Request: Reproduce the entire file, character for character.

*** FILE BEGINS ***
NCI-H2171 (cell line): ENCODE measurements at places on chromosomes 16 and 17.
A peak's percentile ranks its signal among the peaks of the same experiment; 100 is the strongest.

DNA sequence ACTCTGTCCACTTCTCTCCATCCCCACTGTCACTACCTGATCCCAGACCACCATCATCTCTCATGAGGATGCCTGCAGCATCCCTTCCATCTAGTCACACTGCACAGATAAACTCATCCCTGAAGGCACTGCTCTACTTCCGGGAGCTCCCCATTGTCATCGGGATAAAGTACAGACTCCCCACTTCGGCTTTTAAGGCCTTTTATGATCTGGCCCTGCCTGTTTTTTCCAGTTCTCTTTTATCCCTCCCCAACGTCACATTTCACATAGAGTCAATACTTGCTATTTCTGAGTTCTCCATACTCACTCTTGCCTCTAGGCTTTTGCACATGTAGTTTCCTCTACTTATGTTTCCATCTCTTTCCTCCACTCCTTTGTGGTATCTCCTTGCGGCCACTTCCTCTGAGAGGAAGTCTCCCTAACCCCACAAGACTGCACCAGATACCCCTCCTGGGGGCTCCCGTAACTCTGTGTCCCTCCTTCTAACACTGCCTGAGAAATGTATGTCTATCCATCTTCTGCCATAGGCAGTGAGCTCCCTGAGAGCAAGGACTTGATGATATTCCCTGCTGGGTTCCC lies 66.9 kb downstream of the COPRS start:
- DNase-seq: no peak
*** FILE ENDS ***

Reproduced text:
NCI-H2171 (cell line): ENCODE measurements at places on chromosomes 16 and 17.
A peak's percentile ranks its signal among the peaks of the same experiment; 100 is the strongest.

DNA sequence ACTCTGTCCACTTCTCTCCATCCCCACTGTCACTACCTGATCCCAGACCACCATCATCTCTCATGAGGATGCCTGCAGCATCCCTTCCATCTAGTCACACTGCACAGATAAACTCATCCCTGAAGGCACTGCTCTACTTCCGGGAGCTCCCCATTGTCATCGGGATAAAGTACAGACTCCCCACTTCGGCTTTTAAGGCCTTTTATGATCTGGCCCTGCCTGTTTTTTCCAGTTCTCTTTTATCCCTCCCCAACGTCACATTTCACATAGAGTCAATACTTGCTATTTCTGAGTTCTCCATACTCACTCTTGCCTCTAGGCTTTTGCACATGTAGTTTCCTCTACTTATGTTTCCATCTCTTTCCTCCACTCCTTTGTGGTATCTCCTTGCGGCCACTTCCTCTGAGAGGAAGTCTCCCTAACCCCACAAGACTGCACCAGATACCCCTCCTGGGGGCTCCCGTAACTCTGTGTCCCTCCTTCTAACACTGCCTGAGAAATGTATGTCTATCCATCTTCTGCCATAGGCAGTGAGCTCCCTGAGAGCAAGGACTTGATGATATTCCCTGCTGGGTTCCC lies 66.9 kb downstream of the COPRS start:
- DNase-seq: no peak